This week, Rabbi Eric Yoffie, President of the Union for Reform Judaism, wrote a letter to his rabbinic colleagues about his recent trip to Israel. Rabbi Yoffie discusses his wonderful experiences with Reform Jewish youth and rabbinical students in Jerusalem, the challenge of peace and security in the Middle East and his welcome of the few hopeful voices of hope for negotiations, the recent struggles of the New Israel Fund and of democracy, and the threat of religious extremism for progressive Jews in Israel. To learn about the recent arson attack on a Conservative synagogue in Arad, please visit ARZA. Rabbi Yoffie’s letter follows here.
“I have just returned from Israel, and I would like to share with you a few thoughts on my very busy week there. The highlight of my trip, this year as in the past, was my meetings with HUC and EIE students. There are 45 students from North America – rabbinic, cantorial, education, and communal service – doing a year of study at HUC in Jerusalem. About two-thirds of them spent time at our Union camps; we are proud yet again that our camping system plays such an important part in encouraging our young people to become Jewish professionals. This year’s Jerusalem class is a bright and inquisitive group. I reviewed with them the major issues of synagogue life in North America. As always, their year in Jerusalem is a time for them to learn about the Jewish people and experiment with ritual observance. One topic that we discussed was: What is Reform ritual practice and what are its limits? We had a thoughtful and lively exchange.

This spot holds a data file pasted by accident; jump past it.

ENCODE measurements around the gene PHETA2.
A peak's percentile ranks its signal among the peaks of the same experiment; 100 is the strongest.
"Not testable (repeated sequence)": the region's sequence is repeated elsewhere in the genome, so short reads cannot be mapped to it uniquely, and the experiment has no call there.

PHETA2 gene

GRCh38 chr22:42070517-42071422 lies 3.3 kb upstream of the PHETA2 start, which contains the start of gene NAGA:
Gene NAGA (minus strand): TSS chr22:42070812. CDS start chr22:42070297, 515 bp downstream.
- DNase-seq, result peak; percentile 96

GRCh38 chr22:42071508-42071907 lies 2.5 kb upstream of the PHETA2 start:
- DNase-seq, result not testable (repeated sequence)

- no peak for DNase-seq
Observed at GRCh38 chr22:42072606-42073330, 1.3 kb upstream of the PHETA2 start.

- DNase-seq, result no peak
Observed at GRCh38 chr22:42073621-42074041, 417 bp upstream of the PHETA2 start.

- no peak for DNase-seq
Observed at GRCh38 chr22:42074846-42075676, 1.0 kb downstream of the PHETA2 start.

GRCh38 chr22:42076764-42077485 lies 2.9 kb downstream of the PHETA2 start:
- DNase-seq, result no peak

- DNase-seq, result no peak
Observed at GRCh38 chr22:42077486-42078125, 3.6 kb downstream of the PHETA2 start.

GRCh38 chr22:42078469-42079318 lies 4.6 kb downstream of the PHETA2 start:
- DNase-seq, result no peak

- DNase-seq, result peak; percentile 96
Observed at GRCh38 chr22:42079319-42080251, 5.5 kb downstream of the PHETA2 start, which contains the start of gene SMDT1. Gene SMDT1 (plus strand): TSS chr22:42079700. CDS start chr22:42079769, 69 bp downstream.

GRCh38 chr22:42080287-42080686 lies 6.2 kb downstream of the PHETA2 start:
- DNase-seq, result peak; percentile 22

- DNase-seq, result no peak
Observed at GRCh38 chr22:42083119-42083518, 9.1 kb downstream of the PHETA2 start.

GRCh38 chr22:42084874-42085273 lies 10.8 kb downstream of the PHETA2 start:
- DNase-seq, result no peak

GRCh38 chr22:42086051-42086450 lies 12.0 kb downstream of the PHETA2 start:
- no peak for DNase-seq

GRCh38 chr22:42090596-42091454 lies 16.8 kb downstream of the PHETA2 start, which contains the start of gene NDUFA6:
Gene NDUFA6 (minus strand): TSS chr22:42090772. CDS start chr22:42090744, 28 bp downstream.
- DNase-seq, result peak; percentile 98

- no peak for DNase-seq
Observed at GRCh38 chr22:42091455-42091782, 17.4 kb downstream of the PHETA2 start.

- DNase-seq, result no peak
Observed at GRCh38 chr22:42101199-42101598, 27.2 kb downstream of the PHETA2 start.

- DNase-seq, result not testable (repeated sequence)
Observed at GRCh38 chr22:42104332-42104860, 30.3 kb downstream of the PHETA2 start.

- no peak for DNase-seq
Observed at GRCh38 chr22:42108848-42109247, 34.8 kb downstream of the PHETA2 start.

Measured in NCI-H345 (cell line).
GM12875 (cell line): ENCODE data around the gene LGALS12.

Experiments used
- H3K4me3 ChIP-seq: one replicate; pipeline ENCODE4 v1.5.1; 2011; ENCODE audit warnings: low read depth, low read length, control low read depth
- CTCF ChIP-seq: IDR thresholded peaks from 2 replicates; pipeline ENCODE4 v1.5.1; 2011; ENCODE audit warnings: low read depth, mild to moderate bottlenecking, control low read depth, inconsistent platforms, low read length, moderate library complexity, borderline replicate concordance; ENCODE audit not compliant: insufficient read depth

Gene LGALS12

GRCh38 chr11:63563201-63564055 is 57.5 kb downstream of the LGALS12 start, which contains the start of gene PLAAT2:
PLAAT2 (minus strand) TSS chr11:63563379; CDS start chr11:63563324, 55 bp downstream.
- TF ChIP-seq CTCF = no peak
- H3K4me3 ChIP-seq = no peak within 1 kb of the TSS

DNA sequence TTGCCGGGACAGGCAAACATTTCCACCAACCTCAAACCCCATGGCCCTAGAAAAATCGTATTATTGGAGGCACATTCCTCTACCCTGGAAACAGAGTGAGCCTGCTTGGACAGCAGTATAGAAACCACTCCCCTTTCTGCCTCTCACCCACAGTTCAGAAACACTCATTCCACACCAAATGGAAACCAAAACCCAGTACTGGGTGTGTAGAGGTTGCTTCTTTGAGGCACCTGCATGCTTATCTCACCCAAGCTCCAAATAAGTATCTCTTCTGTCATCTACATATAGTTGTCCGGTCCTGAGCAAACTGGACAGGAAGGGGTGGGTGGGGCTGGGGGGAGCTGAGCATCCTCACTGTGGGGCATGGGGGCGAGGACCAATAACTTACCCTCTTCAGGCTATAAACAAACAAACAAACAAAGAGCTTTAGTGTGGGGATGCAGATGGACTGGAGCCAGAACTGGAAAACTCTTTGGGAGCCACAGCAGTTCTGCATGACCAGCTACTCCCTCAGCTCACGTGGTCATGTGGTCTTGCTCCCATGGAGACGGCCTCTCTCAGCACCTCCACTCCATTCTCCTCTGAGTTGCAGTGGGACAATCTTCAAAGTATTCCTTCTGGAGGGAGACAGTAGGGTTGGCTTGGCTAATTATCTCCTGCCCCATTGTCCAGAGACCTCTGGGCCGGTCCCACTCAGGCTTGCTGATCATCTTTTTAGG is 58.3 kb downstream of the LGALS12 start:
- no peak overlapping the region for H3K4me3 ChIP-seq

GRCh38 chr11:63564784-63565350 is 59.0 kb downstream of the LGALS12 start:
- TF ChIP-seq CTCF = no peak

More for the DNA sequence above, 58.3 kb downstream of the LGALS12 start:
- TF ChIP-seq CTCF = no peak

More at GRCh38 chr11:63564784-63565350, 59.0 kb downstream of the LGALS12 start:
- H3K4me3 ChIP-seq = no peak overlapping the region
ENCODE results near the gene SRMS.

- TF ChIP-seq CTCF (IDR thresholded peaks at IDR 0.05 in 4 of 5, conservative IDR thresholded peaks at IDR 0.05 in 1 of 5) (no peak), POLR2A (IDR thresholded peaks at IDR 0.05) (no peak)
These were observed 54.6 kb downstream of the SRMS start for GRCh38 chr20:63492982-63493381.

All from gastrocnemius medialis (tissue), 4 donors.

EIE is the Union’s semester-long high school program, which draws our most committed kids to four months of study at Kibbutz Tzuba, outside of Jerusalem. The study program is a full high school curriculum, plus Jewish studies and Hebrew language, and daily studies run until 6 or 7 p.m. This spring we have 71 participants, and they are an elite group with strong motivation. They had just arrived, and I spoke to them about what to expect from their Israel experience—including that they should have fun and enjoy the time away from their parents. We discussed what it feels like to be in a country where Jews have an army and exercise power, and what it means for them to be in a place where Reform Jews are a small minority. We also talked about what might be done to increase the number of EIE participants in the future. Each of the students looks forward to returning to their home congregations and sharing their experience with you and the members of your congregation. On a side note, we already have nearly 600 students registered for the NFTY summer in Israel programs including a record number of summer EIE students.